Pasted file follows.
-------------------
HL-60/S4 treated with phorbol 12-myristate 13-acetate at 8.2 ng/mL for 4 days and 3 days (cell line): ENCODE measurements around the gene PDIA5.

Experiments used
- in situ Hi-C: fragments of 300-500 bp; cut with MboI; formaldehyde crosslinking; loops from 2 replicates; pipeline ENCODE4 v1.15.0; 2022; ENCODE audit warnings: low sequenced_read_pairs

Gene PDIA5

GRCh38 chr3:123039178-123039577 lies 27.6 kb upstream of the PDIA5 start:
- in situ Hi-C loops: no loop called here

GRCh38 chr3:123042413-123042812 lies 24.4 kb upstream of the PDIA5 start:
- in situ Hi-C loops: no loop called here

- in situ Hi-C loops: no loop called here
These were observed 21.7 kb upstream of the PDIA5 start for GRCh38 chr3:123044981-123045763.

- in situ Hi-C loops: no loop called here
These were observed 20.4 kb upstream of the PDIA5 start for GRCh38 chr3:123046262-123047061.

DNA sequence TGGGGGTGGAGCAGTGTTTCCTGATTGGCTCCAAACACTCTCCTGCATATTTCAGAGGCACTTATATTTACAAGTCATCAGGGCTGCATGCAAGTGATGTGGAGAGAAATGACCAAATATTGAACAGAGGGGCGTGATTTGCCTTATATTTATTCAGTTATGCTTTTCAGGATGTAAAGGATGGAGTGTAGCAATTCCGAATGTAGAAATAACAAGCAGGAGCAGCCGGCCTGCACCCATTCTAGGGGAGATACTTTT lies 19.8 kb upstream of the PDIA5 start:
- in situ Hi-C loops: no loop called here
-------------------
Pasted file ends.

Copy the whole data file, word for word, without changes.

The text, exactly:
HL-60/S4 treated with phorbol 12-myristate 13-acetate at 8.2 ng/mL for 4 days and 3 days (cell line): ENCODE measurements around the gene PDIA5.

Experiments used
- in situ Hi-C: fragments of 300-500 bp; cut with MboI; formaldehyde crosslinking; loops from 2 replicates; pipeline ENCODE4 v1.15.0; 2022; ENCODE audit warnings: low sequenced_read_pairs

Gene PDIA5

GRCh38 chr3:123039178-123039577 lies 27.6 kb upstream of the PDIA5 start:
- in situ Hi-C loops: no loop called here

GRCh38 chr3:123042413-123042812 lies 24.4 kb upstream of the PDIA5 start:
- in situ Hi-C loops: no loop called here

- in situ Hi-C loops: no loop called here
These were observed 21.7 kb upstream of the PDIA5 start for GRCh38 chr3:123044981-123045763.

- in situ Hi-C loops: no loop called here
These were observed 20.4 kb upstream of the PDIA5 start for GRCh38 chr3:123046262-123047061.

DNA sequence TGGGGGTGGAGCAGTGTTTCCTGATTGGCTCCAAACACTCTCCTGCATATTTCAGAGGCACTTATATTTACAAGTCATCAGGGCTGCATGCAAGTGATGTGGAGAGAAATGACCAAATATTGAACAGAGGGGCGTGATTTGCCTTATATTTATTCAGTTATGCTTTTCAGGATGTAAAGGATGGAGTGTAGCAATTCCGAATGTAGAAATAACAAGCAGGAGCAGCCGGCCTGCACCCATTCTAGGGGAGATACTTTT lies 19.8 kb upstream of the PDIA5 start:
- in situ Hi-C loops: no loop called here